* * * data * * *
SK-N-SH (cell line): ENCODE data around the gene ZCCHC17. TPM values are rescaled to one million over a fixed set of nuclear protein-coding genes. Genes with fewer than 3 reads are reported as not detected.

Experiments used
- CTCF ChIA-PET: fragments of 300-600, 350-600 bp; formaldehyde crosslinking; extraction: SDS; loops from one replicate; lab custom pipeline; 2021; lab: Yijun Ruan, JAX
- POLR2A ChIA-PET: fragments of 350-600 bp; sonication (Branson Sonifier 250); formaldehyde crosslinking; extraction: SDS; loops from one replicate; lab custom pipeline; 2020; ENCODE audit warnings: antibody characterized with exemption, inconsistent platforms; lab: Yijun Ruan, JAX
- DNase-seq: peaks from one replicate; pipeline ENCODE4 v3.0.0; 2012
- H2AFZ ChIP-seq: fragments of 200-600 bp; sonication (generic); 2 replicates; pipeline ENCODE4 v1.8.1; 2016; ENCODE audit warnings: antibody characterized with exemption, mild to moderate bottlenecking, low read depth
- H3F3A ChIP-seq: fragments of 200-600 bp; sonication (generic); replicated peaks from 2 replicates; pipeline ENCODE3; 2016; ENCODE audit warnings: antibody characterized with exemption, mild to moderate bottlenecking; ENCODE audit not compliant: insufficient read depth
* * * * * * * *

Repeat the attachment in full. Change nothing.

SK-N-SH (cell line): ENCODE data around the gene ZCCHC17. TPM values are rescaled to one million over a fixed set of nuclear protein-coding genes. Genes with fewer than 3 reads are reported as not detected.

Experiments used
- CTCF ChIA-PET: fragments of 300-600, 350-600 bp; formaldehyde crosslinking; extraction: SDS; loops from one replicate; lab custom pipeline; 2021; lab: Yijun Ruan, JAX
- POLR2A ChIA-PET: fragments of 350-600 bp; sonication (Branson Sonifier 250); formaldehyde crosslinking; extraction: SDS; loops from one replicate; lab custom pipeline; 2020; ENCODE audit warnings: antibody characterized with exemption, inconsistent platforms; lab: Yijun Ruan, JAX
- DNase-seq: peaks from one replicate; pipeline ENCODE4 v3.0.0; 2012
- H2AFZ ChIP-seq: fragments of 200-600 bp; sonication (generic); 2 replicates; pipeline ENCODE4 v1.8.1; 2016; ENCODE audit warnings: antibody characterized with exemption, mild to moderate bottlenecking, low read depth
- H3F3A ChIP-seq: fragments of 200-600 bp; sonication (generic); replicated peaks from 2 replicates; pipeline ENCODE3; 2016; ENCODE audit warnings: antibody characterized with exemption, mild to moderate bottlenecking; ENCODE audit not compliant: insufficient read depth